Fat Freddy’s Drop, who dominated last year’s New Zealand Music Awards with four wins, continued its winning streak this year.
The seven-piece reggae band scored three more wins at this year’s ceremony (also known as the “tuis”), which was held on Oct. 18 at Auckland’s Aotea Centre.
Fat Freddy’s wins included the People’s Choice category for most popular act, while its No. 1 album “Based On A True Story” (The Drop), still in the local charts after 75 weeks, was highest selling NZ album.
Director Mark Williams got the Music Video award for the act’s single “Wandering Eye.”
Of the 18 gold-plated tuis handed out, singer-songwriter Bic Runga took Album of the Year for “Birds” (Sony BMG) and Female Solo Artist.
Punk rockers Bleeders won Breakthrough Artist and Best Rock Album for the sophomore release “As Sweet As Sin” (Elevenfiftyseven/Universal). Veteran Dave Dobbyn (Sony BMG) received his 15th win in the tuis’ 27 years with the prize for Best Male Solo Artist.
Presenters included NZ Prime Minister Helen Clark and British singer James Morrison.
The tuis’ reputation for cheeky irreverence continued this year with rock band Elemeno P performing with a life-size cutout of the act’s bass player Lani Purkis (she could not attend as she had given birth two days before), and a fire alarm being set off near the end of the show.
Elemeno P’s album “Trouble In Paradise” (Universal) won the band the Best Group award, and guitar band Pluto’s “Long White Cross” (EMI) won Single of the Year.
The winner of the “NZ Idol 2005” TV talent contest, Rosita Vai, received highest selling NZ single for “All I Ask” (Sony BMG), and alt-rockers The Feelers (Warner) got Best Radio Airplay Record for the “Stand Up” single.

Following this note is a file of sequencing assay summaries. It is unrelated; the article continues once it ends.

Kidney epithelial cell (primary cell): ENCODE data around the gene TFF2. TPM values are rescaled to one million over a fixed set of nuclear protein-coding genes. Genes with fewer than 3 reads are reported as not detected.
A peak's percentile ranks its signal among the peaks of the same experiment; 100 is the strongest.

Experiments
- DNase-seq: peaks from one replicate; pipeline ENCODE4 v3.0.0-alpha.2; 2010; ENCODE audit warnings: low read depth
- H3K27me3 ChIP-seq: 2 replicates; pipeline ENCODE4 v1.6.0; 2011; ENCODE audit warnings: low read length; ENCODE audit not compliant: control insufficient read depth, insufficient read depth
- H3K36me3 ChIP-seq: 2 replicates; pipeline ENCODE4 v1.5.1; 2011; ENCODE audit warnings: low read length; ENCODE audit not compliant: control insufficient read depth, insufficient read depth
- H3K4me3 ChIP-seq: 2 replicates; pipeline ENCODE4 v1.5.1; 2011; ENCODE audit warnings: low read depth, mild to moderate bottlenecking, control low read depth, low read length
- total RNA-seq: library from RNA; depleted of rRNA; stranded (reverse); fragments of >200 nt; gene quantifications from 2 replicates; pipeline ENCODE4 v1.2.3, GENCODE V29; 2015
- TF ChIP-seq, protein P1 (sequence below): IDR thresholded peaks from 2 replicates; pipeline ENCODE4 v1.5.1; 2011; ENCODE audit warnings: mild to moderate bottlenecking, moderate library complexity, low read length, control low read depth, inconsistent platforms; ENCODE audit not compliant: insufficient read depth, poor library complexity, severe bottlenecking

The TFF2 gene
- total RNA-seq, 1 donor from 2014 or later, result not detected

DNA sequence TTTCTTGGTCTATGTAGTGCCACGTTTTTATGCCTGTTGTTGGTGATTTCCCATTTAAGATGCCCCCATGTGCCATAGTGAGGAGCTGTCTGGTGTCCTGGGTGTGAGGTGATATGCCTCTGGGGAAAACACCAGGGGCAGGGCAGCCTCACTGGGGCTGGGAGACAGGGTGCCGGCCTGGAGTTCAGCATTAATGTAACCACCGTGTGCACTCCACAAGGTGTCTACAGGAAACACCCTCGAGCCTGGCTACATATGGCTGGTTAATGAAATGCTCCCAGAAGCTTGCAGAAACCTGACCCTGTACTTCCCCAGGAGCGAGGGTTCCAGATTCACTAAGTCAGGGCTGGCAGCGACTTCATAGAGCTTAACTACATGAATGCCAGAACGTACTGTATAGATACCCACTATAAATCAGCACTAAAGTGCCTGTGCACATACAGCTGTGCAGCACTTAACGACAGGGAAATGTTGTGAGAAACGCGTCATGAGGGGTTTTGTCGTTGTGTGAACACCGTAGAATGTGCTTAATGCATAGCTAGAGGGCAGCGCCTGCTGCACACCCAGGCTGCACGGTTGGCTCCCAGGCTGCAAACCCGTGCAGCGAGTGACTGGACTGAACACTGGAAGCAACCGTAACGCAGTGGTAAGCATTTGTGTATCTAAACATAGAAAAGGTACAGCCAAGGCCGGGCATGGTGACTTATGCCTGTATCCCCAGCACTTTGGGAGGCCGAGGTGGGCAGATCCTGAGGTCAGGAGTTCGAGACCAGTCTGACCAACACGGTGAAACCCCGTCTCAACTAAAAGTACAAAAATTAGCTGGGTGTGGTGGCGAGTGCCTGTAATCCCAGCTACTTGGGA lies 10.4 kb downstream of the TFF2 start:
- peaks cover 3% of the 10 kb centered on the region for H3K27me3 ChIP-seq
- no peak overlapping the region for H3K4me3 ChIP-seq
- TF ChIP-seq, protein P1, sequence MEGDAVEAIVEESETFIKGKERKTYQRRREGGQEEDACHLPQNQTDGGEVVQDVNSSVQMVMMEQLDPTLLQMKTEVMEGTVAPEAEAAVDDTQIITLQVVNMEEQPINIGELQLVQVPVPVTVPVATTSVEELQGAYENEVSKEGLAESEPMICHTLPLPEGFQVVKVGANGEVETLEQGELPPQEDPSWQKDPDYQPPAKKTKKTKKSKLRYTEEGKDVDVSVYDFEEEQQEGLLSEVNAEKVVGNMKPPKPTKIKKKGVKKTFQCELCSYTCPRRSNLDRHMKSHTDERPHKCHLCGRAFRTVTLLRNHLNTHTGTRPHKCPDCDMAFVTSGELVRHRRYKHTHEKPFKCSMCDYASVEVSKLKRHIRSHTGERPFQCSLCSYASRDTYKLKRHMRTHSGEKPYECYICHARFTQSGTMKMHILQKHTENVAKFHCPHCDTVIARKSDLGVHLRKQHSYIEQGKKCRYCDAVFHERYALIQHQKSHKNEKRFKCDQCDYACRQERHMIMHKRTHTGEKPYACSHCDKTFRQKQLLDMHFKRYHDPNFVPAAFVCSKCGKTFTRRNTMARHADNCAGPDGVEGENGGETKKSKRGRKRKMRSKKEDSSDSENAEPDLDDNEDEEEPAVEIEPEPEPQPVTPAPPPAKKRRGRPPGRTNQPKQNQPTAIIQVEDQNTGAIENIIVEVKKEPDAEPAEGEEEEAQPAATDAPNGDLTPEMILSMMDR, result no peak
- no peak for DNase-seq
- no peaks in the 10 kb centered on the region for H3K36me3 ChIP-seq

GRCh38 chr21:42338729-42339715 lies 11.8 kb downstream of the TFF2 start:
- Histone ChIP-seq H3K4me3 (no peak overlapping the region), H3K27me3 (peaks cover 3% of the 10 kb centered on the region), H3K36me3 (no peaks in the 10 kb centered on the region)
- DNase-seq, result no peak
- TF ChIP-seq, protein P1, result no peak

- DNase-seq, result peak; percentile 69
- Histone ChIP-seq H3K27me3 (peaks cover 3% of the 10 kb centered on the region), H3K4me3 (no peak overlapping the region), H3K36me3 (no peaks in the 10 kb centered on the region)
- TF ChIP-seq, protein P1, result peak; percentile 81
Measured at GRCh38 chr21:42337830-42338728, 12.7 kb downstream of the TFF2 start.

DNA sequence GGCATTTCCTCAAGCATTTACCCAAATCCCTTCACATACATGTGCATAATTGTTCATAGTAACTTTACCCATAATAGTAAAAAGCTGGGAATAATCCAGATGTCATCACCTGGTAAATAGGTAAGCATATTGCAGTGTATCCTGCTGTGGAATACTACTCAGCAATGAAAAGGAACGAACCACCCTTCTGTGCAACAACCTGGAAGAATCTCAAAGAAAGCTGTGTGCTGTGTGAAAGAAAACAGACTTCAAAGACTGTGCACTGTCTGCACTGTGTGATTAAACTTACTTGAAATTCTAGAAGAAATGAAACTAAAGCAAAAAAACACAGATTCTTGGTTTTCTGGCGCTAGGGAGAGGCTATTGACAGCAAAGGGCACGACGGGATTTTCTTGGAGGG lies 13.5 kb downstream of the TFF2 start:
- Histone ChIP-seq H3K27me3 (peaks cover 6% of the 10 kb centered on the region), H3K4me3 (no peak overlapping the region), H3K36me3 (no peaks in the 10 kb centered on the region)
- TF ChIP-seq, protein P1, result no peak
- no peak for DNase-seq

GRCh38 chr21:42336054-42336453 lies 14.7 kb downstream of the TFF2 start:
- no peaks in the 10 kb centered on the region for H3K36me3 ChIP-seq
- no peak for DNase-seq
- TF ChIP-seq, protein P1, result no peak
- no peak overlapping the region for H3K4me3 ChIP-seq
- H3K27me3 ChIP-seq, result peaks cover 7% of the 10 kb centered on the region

In the genre categories, Frontline’s “Borrowed Time” (Dirty) won for urban hip-hop, Concord Dawn’s “Chaos By Design” (Uprising) for dance/electronica, the Fly My Pretties’ “The Return of Fly My Pretties” (Loop) for roots, and Julia Grace’s “juliagrace” (Parachute Recordings) for gospel/Christian.
Tower Voices Of New Zealand’s “Spirit of the Land (Trust Records) picked up the award for the classical category, and Te Reotakiwa Dunn’s “Te Reotakiwa Dunn” (Woodcut Productions) for Maori language.
“(Being) that the awards were shared around, and not won just by a few, showed how dynamic the NZ scene is,” says Campbell Smith, CEO of the Recording Industry Association of New Zealand.
Highlights of the New Zealand Music Awards will be screened on CanWest’s free-to-air C4 network on the evening of Oct. 21.
Several genre-based tuis are handed out at awards functions throughout the year. The country music tui was presented at the Country Music Awards, on June 2, to Nashville-based Shane Warner for his album “Absolutely” (Australiana).
And the jazz tui will be presented at the Wellington International Jazz Festival on Nov. 2.